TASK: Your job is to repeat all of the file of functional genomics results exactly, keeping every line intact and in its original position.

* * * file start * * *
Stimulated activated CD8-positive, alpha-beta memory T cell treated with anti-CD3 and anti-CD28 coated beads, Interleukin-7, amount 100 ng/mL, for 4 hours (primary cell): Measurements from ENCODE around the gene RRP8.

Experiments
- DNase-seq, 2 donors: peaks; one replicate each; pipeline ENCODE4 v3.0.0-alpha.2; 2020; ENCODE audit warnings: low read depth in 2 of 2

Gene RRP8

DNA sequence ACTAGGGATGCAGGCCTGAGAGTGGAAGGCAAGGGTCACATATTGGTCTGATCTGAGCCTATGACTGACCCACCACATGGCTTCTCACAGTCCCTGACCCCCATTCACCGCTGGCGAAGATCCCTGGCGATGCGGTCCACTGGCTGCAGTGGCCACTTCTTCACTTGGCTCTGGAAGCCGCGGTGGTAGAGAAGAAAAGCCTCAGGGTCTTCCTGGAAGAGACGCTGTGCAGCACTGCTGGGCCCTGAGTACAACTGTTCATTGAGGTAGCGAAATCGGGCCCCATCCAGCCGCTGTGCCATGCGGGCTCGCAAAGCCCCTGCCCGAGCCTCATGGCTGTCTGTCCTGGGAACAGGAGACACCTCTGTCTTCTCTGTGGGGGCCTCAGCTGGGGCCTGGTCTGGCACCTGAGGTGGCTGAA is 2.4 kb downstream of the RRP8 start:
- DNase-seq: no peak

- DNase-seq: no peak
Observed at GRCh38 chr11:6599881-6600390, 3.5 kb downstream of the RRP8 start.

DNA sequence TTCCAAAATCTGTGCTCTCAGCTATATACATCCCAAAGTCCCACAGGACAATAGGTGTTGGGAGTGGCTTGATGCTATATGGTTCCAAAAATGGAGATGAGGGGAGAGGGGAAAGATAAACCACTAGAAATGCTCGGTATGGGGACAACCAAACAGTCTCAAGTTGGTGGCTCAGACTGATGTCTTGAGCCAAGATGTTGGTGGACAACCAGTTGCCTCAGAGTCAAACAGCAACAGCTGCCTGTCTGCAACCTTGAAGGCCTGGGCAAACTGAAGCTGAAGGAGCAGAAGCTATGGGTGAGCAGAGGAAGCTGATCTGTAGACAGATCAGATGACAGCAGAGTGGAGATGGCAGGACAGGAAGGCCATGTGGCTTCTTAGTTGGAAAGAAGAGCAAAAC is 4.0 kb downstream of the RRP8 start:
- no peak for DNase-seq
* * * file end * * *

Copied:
Stimulated activated CD8-positive, alpha-beta memory T cell treated with anti-CD3 and anti-CD28 coated beads, Interleukin-7, amount 100 ng/mL, for 4 hours (primary cell): Measurements from ENCODE around the gene RRP8.

Experiments
- DNase-seq, 2 donors: peaks; one replicate each; pipeline ENCODE4 v3.0.0-alpha.2; 2020; ENCODE audit warnings: low read depth in 2 of 2

Gene RRP8

DNA sequence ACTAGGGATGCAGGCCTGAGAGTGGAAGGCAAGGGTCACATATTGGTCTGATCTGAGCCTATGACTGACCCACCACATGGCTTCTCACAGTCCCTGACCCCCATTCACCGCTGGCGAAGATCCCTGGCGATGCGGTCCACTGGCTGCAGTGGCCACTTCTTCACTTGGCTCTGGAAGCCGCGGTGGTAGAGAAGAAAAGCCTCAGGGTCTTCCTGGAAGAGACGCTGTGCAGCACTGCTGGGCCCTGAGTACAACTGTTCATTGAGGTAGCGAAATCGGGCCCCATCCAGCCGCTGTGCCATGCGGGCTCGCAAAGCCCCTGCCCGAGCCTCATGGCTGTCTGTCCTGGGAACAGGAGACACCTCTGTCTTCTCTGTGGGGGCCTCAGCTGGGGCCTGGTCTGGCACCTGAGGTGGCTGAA is 2.4 kb downstream of the RRP8 start:
- DNase-seq: no peak

- DNase-seq: no peak
Observed at GRCh38 chr11:6599881-6600390, 3.5 kb downstream of the RRP8 start.

DNA sequence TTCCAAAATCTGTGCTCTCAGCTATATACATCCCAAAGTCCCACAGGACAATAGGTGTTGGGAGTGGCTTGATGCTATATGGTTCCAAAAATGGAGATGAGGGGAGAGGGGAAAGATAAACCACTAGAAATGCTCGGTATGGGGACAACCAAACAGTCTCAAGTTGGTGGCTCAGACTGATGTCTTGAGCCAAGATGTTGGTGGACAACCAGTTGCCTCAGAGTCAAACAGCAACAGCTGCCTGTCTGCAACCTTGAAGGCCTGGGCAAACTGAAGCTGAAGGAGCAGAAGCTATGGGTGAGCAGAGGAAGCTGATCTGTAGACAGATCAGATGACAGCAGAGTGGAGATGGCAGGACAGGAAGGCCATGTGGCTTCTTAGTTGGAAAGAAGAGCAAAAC is 4.0 kb downstream of the RRP8 start:
- no peak for DNase-seq